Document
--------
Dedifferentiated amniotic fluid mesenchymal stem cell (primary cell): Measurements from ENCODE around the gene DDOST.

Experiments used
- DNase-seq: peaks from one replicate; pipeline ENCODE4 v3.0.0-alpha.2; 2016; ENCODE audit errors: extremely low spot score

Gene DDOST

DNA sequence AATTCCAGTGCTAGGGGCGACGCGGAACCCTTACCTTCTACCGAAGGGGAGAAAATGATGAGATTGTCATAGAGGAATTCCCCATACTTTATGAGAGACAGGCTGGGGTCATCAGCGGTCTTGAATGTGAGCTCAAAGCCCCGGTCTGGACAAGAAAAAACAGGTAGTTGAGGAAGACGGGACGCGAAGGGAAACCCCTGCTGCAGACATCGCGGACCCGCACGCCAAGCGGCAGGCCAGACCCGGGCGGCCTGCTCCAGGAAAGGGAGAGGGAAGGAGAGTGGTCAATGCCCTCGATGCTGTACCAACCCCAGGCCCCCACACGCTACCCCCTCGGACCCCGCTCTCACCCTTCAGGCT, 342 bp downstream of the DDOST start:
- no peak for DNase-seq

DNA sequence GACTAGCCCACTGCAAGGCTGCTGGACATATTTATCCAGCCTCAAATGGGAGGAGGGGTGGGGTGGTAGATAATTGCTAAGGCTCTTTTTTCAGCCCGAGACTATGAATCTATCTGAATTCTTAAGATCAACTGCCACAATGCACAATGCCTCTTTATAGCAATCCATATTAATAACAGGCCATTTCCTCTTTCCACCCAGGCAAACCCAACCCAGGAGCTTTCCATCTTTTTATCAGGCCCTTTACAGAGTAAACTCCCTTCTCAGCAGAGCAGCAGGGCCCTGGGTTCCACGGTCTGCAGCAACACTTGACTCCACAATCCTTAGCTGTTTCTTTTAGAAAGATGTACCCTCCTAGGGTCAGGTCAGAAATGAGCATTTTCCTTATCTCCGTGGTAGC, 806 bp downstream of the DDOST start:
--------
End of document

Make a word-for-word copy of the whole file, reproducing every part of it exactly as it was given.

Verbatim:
Dedifferentiated amniotic fluid mesenchymal stem cell (primary cell): Measurements from ENCODE around the gene DDOST.

Experiments used
- DNase-seq: peaks from one replicate; pipeline ENCODE4 v3.0.0-alpha.2; 2016; ENCODE audit errors: extremely low spot score

Gene DDOST

DNA sequence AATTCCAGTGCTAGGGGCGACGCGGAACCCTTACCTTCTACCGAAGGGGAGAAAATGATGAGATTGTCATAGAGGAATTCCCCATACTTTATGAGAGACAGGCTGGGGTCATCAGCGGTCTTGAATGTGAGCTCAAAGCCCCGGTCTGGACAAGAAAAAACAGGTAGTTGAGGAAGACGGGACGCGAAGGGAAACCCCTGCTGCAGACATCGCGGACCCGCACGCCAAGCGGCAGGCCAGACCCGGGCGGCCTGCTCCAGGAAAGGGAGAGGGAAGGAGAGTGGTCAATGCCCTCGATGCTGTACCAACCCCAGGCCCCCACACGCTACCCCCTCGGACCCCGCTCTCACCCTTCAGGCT, 342 bp downstream of the DDOST start:
- no peak for DNase-seq

DNA sequence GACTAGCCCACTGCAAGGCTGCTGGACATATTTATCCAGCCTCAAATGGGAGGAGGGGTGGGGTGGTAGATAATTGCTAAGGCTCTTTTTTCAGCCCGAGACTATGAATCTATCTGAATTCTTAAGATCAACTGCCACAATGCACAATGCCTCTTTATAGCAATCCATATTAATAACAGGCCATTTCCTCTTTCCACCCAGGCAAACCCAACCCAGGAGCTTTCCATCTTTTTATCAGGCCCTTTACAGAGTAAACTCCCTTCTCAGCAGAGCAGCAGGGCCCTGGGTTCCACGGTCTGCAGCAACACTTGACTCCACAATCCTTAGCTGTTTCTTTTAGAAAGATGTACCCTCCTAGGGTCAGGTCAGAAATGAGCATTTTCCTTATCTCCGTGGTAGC, 806 bp downstream of the DDOST start: